…..and we’re back! Hopefully everyone had a lengthy, relaxing holiday listening to lots of music! I know I did, and I definitely picked up on a few new groups I’m excited to share with everyone in 2019. But for today, an absolute classic to start your New Year right.
Troyal Brooks was born in February of 1962 in Tulsa, Oklahoma and grew up in Yukon about two hours away. The youngest of an oil employee father and a country singing mother, Troyal seemed destined for performing at a very young age. It was the second marriage for mom and dad, so Troyal has four older half-siblings and one full sister. The family hosted talent nights and all of the children were required to participate. Troyal would sing but also learned to play guitar and banjo as a child. As he got a little older, however, performing took a back seat to athletics.
In high school, Troyal played football and baseball—even dabbled in track and field. He received a track scholarship from Oklahoma State University where he would go on to compete in javelin. He graduated in 1984 and struggled finding a career so he turned back to the childhood standby: performing. He began singing and playing guitar in Oklahoma clubs, notably those near his old campus in Stillwater.
Exposed to all sorts of music, his major influences were rock and country. While he was discovered nearly immediately, it took Troyal a couple years to decide to go by Garth and make the move to Nashville. His first album dropped in 1989 to significant acclaim—but it was his second record, No Fences that really put him on the map.
Released in August of 1990, the record would reach #1 on the Top Country Albums chart, and #3 on the Billboard 200. It would stay within the top 40 for 126 weeks which is no small feat. Sales were quick and furious, having sold to date, wait for it—17 million copies in the U.S. alone. It was Brooks’ first record released in other countries, going platinum in half a dozen locations. The single “Friends In Low Places” became a country music staple all over the world, and is heard at every bar, wedding and social gathering south of the Mason Dixon on a daily basis to this day. Four singles would chart over the course of 1990 and 1991, and “Wild Horses” was reissued as a single in 2000, and reached #7 on the country charts in 2001—that’s some incredible staying power.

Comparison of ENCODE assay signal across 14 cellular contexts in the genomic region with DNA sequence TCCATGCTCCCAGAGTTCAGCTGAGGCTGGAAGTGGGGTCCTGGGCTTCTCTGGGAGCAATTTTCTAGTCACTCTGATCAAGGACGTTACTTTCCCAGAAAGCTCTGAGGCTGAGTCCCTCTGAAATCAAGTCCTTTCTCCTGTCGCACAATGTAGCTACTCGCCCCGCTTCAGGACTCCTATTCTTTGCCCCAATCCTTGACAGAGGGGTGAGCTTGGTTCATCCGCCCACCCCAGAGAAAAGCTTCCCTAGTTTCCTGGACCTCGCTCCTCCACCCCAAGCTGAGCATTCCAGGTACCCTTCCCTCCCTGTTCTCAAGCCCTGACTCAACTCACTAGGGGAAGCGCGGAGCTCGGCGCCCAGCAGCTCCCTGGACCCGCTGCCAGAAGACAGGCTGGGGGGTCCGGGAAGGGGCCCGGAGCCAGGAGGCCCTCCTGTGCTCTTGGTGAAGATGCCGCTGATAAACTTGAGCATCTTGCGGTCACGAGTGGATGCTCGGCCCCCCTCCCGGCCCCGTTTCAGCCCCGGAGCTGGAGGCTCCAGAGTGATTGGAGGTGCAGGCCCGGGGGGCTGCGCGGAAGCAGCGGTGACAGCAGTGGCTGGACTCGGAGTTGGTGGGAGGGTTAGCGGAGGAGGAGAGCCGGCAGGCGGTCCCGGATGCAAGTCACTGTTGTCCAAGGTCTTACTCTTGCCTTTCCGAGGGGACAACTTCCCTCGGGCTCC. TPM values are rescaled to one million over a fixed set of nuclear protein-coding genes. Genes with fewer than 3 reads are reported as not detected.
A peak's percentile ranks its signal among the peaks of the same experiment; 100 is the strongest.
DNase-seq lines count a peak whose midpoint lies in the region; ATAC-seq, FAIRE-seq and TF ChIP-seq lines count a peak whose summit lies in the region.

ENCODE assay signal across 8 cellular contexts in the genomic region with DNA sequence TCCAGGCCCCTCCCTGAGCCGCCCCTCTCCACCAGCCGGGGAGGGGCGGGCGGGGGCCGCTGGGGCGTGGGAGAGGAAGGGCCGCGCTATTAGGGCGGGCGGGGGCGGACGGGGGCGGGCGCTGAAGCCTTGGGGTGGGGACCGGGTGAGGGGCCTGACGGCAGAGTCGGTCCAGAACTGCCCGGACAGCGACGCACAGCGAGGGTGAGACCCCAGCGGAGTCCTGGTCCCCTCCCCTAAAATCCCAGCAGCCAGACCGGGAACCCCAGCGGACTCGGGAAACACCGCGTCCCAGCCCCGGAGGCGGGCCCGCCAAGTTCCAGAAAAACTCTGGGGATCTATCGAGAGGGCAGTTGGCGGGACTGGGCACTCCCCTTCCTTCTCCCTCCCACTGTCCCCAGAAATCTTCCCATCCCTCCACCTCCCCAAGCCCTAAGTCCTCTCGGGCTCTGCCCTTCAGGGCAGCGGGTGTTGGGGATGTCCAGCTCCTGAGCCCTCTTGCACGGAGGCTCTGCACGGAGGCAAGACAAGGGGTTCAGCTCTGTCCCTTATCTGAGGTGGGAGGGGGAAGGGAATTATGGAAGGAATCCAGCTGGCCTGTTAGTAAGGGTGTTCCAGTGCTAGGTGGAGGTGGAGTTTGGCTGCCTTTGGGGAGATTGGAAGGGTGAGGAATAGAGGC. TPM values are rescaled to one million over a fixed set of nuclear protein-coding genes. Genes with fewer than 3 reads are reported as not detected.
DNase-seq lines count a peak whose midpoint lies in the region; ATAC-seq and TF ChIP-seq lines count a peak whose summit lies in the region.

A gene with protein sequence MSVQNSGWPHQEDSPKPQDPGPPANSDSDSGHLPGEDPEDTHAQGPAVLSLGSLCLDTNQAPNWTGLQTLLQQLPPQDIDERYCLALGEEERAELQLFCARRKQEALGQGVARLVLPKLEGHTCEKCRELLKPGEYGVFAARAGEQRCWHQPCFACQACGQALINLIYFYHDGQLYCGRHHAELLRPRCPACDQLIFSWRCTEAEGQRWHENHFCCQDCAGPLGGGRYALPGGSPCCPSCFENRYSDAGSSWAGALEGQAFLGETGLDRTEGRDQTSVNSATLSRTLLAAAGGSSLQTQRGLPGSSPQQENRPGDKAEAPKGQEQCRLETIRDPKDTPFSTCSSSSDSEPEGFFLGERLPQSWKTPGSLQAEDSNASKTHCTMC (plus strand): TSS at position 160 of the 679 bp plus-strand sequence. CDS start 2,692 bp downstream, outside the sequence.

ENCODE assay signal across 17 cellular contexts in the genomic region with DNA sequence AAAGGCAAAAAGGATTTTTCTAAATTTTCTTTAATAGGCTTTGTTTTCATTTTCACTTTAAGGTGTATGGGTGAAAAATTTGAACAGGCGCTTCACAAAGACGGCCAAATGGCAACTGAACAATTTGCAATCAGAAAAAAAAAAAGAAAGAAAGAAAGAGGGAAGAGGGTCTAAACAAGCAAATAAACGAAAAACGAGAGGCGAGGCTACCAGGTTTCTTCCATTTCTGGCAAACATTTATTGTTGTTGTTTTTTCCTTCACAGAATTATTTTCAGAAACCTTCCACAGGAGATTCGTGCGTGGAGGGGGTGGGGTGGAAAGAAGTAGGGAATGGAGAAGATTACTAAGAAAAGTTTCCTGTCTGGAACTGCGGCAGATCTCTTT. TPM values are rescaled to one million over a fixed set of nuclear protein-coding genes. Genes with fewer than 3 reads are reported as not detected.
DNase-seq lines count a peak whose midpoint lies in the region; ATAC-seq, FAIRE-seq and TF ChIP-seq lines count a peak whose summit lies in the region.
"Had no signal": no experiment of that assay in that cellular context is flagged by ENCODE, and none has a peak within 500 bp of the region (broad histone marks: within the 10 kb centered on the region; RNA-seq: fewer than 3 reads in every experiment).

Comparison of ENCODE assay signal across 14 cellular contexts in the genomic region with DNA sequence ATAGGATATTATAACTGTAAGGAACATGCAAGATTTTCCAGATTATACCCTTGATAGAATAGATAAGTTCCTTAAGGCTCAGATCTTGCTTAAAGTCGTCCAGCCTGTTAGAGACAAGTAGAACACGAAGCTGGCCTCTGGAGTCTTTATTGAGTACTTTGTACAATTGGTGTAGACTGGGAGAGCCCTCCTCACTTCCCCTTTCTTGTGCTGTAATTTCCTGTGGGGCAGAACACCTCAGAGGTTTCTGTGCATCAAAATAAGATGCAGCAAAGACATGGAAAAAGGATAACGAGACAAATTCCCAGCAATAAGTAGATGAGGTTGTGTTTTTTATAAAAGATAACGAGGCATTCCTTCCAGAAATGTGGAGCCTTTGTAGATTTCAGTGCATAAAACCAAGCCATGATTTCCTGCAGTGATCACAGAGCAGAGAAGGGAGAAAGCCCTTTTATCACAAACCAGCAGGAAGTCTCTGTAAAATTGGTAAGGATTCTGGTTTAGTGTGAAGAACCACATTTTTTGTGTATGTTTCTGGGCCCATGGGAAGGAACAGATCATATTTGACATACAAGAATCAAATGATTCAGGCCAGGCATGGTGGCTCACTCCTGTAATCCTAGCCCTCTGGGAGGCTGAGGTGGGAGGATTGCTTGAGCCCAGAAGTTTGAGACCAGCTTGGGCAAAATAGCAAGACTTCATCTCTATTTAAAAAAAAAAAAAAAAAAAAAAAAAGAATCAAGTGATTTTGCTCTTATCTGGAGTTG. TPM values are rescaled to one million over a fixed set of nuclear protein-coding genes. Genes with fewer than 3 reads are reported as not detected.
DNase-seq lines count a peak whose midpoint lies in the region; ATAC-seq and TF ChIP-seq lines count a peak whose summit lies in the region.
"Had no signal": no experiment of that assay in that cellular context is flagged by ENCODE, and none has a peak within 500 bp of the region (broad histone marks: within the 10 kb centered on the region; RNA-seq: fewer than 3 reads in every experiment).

Make no mistake; Garth Brooks has reached unquestionable legend status. In spite of his relatively low output (only 10 studio albums since 1989), he remains one of the biggest live draws all over the world. His first three studio recordings have sold well over 60 million copies. He’s currently embarked on his ‘Stadium Tour’ and will continue that all through 2019.
From a style perspective, I’m sure you’ve heard Garth at some point in your life. He’s country through and through. This particular record may define country music for the rest of time and it certainly sets the bar high for any other artist. Over the years, he’d introduce a bit more rock into his country, and that did nothing but increase his likeability and popularity. The Recording Industry Association of America states he’s the best-selling solo albums artist in U.S. history, even ahead of Elvis and only trails The Beatles in total sales.
If you’re somehow not part of his hundreds of millions of albums sold, go ahead and give this one a go today. It’s practically a steal at $7.77 for the physical CD (and only a smidge more for the MP3). Even if you’re not the biggest country fan like me, it’s solid start to finish. This album definitely isn’t the same old story, in fact, it’s part of iconic country music history.
Top 3 Tracks: